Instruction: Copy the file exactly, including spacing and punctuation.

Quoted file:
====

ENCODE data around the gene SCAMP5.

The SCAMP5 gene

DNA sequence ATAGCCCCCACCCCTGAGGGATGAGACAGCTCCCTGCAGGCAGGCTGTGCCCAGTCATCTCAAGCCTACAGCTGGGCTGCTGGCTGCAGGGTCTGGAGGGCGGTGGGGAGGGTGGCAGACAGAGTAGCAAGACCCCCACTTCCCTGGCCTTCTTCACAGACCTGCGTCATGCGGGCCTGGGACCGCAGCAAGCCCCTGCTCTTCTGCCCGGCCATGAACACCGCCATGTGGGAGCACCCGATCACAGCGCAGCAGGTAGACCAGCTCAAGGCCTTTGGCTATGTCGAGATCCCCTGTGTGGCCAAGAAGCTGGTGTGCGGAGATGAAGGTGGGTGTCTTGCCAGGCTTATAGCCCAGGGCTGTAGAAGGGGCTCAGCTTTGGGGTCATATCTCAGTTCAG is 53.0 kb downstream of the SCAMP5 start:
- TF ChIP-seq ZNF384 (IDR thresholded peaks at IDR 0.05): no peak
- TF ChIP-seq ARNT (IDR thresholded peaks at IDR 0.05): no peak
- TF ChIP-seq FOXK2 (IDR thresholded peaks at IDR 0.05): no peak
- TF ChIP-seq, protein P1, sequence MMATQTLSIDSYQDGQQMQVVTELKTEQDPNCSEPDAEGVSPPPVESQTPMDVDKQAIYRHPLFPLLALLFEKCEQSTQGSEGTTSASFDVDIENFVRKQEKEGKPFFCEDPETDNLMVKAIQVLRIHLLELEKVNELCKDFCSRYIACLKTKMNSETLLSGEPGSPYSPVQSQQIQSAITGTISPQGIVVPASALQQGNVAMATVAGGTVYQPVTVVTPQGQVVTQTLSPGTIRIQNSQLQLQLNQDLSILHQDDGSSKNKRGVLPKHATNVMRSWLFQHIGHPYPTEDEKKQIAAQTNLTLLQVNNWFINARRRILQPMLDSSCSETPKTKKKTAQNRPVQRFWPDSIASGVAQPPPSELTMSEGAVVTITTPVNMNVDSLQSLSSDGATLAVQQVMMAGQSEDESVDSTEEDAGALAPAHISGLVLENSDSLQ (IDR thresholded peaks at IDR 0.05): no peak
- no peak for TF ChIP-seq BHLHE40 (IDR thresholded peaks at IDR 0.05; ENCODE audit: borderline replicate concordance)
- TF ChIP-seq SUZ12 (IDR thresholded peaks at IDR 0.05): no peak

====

ENCODE data around the gene SCAMP5.

The SCAMP5 gene

DNA sequence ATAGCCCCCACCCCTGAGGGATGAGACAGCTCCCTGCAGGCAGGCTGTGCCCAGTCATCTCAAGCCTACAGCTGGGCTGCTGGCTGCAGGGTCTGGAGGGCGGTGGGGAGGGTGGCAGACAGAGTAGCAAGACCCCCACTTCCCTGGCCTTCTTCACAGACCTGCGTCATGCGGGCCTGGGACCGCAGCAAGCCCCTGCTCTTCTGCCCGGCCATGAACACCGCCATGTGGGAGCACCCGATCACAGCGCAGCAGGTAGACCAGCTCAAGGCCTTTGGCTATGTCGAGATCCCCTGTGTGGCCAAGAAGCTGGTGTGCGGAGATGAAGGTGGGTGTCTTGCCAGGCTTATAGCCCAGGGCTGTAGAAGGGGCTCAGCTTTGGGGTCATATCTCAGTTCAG is 53.0 kb downstream of the SCAMP5 start:
- TF ChIP-seq ZNF384 (IDR thresholded peaks at IDR 0.05): no peak
- TF ChIP-seq ARNT (IDR thresholded peaks at IDR 0.05): no peak
- TF ChIP-seq FOXK2 (IDR thresholded peaks at IDR 0.05): no peak
- TF ChIP-seq, protein P1, sequence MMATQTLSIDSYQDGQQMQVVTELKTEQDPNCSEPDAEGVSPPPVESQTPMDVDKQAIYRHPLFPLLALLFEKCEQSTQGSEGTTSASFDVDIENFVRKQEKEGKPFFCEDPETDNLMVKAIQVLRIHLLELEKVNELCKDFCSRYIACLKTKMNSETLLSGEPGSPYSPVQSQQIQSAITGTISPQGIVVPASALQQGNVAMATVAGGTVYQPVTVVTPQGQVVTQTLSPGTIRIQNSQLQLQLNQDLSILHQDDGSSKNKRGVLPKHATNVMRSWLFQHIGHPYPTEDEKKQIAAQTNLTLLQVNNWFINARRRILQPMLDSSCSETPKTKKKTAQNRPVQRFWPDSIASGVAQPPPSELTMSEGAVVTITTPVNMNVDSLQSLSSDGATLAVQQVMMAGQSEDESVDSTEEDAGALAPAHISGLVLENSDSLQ (IDR thresholded peaks at IDR 0.05): no peak
- no peak for TF ChIP-seq BHLHE40 (IDR thresholded peaks at IDR 0.05; ENCODE audit: borderline replicate concordance)
- TF ChIP-seq SUZ12 (IDR thresholded peaks at IDR 0.05): no peak